My program is called viralGibbs.do and it successively updates the mean, precision matrix and then the missing values. I create the chain with the house-keeping program –mcmcrun-, which I introduce in my book, ‘Bayesian Analysis with Stata’. This command controls the sampling and stores the updates, so all I need to do is to make sure that viralGibbs.do has the arguments that mcmcrun expects. When using general samplers such as Metropolis-Hastings or adaptive rejection, the first argument would be the name of a program that calculates the log-posterior, but in a Gibbs sampler we don’t need this function so in my code it is replaced by a dummy. The second argument is the row vector, b, containing the parameters. I have chosen to place 6 parameters in b, namely the means, variances, covariance of the bivariate normal and also, rather arbitrarily and for illustration, the estimate for the missing value corresponding to the 9th saliva measurement.
To run this program we must first set the priors and initial values. As you will see if you look at the do file, my priors were influenced by the study of Shepard et al described in my previous posting, though in truth they are pretty vague since I was not confident that the results from one assay on a particular sample would carry over to a different assay used on people who had had different treatments.
Mixing and convergence are very good so a short burnin (1000) and run (5000) are all that is required. Here is a trace plot of the simulations which shows good mixing.
and here is a section plot of the chain which also supports convergence. The plot shows density estimates for the marginal posterior distributions of the six parameters together with density estimates based on the first and second halves of the chain; these densities are almost indistinguishable.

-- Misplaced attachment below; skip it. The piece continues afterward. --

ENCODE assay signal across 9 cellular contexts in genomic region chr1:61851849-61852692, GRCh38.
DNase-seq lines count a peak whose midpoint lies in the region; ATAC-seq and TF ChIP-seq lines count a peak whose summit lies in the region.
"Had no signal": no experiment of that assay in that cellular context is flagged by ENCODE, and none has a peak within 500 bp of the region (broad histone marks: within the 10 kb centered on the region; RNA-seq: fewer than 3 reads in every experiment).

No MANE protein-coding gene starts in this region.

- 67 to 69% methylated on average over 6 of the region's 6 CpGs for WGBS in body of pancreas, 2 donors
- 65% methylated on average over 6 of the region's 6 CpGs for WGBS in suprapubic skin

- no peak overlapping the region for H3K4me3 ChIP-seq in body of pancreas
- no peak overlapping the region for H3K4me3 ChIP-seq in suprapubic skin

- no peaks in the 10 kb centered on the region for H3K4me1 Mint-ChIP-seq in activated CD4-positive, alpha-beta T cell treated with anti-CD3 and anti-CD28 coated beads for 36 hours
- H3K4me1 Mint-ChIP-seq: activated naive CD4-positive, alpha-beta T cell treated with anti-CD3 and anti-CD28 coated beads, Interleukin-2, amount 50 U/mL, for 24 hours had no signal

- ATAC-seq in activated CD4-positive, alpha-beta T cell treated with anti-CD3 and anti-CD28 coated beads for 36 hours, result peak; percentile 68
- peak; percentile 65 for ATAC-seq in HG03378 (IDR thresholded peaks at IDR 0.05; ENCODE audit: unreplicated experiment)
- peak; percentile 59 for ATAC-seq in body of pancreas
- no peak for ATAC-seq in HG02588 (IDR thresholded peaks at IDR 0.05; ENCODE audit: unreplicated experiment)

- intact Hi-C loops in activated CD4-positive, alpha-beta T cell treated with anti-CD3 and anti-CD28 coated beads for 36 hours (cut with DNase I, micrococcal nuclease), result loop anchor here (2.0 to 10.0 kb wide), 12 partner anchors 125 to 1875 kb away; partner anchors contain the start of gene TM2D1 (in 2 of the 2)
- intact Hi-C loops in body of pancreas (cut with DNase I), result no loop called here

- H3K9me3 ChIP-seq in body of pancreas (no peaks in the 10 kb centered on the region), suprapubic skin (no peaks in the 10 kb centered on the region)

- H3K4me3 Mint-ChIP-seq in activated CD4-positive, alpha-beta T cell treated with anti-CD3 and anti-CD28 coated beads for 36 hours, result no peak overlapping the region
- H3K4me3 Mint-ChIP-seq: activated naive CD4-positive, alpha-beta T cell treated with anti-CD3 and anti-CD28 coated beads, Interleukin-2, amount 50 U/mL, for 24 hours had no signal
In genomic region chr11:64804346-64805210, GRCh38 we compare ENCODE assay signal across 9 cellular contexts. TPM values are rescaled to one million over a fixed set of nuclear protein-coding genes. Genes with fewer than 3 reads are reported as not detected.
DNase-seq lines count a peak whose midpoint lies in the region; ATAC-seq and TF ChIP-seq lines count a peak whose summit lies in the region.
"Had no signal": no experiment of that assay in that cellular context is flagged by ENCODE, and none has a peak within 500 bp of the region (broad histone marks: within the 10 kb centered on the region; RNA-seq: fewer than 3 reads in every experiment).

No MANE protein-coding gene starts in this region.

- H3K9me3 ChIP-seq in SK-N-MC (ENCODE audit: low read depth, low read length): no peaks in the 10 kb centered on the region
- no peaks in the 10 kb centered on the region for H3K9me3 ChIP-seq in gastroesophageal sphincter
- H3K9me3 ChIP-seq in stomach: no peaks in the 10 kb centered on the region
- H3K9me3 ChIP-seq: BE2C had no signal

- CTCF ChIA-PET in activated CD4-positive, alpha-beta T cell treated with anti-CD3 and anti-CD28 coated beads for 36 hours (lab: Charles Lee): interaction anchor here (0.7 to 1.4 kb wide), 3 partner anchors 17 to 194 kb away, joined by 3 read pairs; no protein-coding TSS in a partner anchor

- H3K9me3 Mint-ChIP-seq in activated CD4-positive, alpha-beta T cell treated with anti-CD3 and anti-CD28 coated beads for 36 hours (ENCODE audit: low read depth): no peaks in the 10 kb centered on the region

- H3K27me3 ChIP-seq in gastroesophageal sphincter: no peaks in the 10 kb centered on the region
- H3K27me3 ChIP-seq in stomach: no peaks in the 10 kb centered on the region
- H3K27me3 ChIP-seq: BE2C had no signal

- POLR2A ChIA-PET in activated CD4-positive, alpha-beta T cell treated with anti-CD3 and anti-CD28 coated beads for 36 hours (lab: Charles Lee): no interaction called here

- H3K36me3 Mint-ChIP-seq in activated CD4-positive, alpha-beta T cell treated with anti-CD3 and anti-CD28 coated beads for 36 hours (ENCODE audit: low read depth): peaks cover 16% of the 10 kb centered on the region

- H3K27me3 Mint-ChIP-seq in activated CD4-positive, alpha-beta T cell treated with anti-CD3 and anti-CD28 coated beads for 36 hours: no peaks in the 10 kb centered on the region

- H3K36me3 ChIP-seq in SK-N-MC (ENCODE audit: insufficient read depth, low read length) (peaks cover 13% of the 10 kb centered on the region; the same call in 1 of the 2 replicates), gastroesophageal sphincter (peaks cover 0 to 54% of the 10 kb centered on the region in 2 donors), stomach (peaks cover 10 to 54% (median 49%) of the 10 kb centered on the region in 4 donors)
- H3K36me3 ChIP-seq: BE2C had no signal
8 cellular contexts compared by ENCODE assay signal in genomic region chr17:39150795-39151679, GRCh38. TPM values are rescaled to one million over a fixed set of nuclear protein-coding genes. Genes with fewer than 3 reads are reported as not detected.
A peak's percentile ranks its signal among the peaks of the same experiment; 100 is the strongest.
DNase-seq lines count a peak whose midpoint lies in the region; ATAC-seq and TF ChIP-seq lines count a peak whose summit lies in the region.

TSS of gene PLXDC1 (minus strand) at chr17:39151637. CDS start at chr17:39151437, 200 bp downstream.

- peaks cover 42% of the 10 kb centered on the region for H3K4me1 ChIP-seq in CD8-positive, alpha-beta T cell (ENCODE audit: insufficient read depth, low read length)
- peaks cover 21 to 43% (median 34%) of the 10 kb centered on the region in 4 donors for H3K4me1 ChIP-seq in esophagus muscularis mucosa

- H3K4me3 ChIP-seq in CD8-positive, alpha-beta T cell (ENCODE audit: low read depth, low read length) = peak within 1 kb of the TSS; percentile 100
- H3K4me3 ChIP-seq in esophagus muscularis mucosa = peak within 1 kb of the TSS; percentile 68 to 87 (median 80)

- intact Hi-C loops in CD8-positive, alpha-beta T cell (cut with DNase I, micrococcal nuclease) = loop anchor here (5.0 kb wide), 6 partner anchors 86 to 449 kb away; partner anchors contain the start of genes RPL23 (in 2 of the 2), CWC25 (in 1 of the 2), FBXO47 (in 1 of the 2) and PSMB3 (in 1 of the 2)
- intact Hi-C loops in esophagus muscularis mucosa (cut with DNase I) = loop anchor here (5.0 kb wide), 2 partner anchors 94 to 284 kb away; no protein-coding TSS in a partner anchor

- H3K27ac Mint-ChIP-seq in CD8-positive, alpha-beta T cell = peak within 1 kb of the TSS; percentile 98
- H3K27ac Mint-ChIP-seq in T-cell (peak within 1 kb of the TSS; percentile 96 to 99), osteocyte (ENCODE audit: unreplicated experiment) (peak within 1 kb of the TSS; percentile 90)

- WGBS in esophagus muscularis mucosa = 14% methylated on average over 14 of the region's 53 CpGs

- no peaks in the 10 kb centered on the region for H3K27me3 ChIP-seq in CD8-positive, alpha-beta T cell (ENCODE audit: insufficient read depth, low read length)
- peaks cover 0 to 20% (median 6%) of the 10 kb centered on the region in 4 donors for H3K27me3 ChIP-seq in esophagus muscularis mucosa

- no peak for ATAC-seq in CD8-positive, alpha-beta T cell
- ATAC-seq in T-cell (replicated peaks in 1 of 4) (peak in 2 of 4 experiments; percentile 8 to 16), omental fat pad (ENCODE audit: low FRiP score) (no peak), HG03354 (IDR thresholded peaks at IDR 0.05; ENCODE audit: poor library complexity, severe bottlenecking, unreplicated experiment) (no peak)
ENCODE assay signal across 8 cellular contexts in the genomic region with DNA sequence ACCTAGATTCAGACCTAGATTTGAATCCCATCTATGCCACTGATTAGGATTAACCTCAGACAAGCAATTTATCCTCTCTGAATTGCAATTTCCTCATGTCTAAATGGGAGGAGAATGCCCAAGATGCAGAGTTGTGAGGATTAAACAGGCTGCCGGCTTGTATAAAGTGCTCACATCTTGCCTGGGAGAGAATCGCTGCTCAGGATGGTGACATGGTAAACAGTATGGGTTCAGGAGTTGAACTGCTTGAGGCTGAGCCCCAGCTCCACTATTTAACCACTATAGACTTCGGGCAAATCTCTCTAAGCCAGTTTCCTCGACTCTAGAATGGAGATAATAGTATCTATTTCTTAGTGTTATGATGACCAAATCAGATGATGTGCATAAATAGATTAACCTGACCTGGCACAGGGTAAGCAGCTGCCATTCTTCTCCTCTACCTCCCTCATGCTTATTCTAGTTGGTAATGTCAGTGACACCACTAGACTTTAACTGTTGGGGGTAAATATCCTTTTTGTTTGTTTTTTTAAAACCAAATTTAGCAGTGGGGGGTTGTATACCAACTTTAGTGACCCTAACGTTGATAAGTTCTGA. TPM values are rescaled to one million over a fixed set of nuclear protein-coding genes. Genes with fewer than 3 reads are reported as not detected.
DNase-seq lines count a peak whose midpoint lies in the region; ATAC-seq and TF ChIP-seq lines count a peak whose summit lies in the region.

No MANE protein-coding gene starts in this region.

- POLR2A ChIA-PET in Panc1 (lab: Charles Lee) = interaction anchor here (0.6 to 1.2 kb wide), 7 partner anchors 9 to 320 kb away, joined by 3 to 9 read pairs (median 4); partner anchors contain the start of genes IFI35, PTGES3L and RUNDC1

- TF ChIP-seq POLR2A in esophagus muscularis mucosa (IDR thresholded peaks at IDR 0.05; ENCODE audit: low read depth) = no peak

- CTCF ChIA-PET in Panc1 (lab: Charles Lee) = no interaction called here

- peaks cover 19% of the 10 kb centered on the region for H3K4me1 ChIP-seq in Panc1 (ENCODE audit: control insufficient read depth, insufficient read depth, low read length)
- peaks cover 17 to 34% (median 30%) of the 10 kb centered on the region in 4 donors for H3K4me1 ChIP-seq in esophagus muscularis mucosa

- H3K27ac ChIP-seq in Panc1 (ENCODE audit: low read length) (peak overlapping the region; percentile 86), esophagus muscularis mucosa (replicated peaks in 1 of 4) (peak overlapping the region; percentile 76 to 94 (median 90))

Here are the results as summarised by my downloadable Stata command –mcmcstats-
Parameter n mean sd sem median 95% CrI
mu1 5000 2.693 0.144 0.0023 2.694 ( 2.407, 2.977 )
mu2 5000 1.321 0.182 0.0045 1.332 ( 0.929, 1.649 )
v11 5000 3.505 0.457 0.0102 3.468 ( 2.705, 4.511 )
v12 5000 2.440 0.416 0.0104 2.400 ( 1.731, 3.348 )
v22 5000 3.257 0.595 0.0198 3.199 ( 2.300, 4.586 )
sv9 5000 1.216 0.590 0.0085 1.374 ( -0.282, 1.876 )
s1 5000 1.868 0.121 0.0027 1.862 ( 1.645, 2.124 )
s2 5000 1.798 0.162 0.0054 1.788 ( 1.516, 2.141 )
r 5000 0.722 0.046 0.0011 0.724 ( 0.624, 0.804 )
The posterior means are very similar to the maximum likelihood estimates that my students were required to find using -ml- and which are given in Chu et al (Applied Statistics 2005;54:831-845) although those authors did not use Stata. The MLEs for the means are (2.64,1.32) and for the standard deviations (1.88,1.74) and correlation 0.73. Likewise the confidence intervals from the likelihood analysis are very similar to the Bayesian credible intervals reflecting the vagueness of my priors.
Downloading the Stata code
You can net install the commands mcmcrun, mcmcstats, mcmctrace and mcmcsection all of which are described in ‘Bayesian analysis with Stata’ from http://stata-press.com/data/bas
Until the book is actually published, these files should be treated as being still under test but as far as I know they are fine to use. The Stata code and data for this particular analysis can be downloaded from here as a pdf file viralGibbs; you would need to copy and paste the contents into a do-file and a data file. The book is due to be published shortly, but in the meantime you might find my manual helpful. It can also be downloaded from here manual.